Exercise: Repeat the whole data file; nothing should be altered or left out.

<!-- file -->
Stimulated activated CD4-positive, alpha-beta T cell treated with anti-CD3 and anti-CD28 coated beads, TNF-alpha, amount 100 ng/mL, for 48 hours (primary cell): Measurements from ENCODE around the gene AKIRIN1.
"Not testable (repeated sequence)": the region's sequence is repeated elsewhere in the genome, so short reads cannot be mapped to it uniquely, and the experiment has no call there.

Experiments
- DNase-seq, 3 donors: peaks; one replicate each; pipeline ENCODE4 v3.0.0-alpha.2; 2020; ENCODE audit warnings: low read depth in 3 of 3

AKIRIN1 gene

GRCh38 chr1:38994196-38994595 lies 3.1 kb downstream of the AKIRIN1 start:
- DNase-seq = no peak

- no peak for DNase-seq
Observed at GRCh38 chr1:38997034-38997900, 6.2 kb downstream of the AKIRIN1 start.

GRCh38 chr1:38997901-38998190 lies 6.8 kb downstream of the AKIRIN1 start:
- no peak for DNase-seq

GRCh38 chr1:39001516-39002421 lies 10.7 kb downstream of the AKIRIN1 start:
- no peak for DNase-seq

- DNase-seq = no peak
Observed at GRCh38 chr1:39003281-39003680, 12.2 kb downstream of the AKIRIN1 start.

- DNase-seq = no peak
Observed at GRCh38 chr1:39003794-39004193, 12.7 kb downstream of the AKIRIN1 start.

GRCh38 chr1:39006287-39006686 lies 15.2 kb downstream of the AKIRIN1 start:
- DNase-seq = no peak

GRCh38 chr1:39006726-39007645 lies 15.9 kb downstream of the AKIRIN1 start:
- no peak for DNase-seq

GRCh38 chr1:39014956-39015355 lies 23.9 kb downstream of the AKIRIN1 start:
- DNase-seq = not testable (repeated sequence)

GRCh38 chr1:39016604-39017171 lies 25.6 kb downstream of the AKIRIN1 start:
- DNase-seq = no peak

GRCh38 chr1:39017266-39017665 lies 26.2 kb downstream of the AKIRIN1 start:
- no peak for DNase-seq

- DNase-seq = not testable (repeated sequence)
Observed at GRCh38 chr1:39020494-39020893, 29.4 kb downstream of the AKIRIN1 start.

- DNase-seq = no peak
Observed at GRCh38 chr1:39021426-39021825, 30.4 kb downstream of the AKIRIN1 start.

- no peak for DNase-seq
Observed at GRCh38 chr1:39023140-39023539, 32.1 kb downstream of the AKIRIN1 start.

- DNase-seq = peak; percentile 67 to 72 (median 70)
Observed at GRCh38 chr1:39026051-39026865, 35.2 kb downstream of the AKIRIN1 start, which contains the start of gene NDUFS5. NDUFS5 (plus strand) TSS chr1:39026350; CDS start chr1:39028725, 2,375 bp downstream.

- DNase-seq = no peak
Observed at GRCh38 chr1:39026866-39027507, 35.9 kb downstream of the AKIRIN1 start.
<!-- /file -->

Stimulated activated CD4-positive, alpha-beta T cell treated with anti-CD3 and anti-CD28 coated beads, TNF-alpha, amount 100 ng/mL, for 48 hours (primary cell): Measurements from ENCODE around the gene AKIRIN1.
"Not testable (repeated sequence)": the region's sequence is repeated elsewhere in the genome, so short reads cannot be mapped to it uniquely, and the experiment has no call there.

Experiments
- DNase-seq, 3 donors: peaks; one replicate each; pipeline ENCODE4 v3.0.0-alpha.2; 2020; ENCODE audit warnings: low read depth in 3 of 3

AKIRIN1 gene

GRCh38 chr1:38994196-38994595 lies 3.1 kb downstream of the AKIRIN1 start:
- DNase-seq = no peak

- no peak for DNase-seq
Observed at GRCh38 chr1:38997034-38997900, 6.2 kb downstream of the AKIRIN1 start.

GRCh38 chr1:38997901-38998190 lies 6.8 kb downstream of the AKIRIN1 start:
- no peak for DNase-seq

GRCh38 chr1:39001516-39002421 lies 10.7 kb downstream of the AKIRIN1 start:
- no peak for DNase-seq

- DNase-seq = no peak
Observed at GRCh38 chr1:39003281-39003680, 12.2 kb downstream of the AKIRIN1 start.

- DNase-seq = no peak
Observed at GRCh38 chr1:39003794-39004193, 12.7 kb downstream of the AKIRIN1 start.

GRCh38 chr1:39006287-39006686 lies 15.2 kb downstream of the AKIRIN1 start:
- DNase-seq = no peak

GRCh38 chr1:39006726-39007645 lies 15.9 kb downstream of the AKIRIN1 start:
- no peak for DNase-seq

GRCh38 chr1:39014956-39015355 lies 23.9 kb downstream of the AKIRIN1 start:
- DNase-seq = not testable (repeated sequence)

GRCh38 chr1:39016604-39017171 lies 25.6 kb downstream of the AKIRIN1 start:
- DNase-seq = no peak

GRCh38 chr1:39017266-39017665 lies 26.2 kb downstream of the AKIRIN1 start:
- no peak for DNase-seq

- DNase-seq = not testable (repeated sequence)
Observed at GRCh38 chr1:39020494-39020893, 29.4 kb downstream of the AKIRIN1 start.

- DNase-seq = no peak
Observed at GRCh38 chr1:39021426-39021825, 30.4 kb downstream of the AKIRIN1 start.

- no peak for DNase-seq
Observed at GRCh38 chr1:39023140-39023539, 32.1 kb downstream of the AKIRIN1 start.

- DNase-seq = peak; percentile 67 to 72 (median 70)
Observed at GRCh38 chr1:39026051-39026865, 35.2 kb downstream of the AKIRIN1 start, which contains the start of gene NDUFS5. NDUFS5 (plus strand) TSS chr1:39026350; CDS start chr1:39028725, 2,375 bp downstream.

- DNase-seq = no peak
Observed at GRCh38 chr1:39026866-39027507, 35.9 kb downstream of the AKIRIN1 start.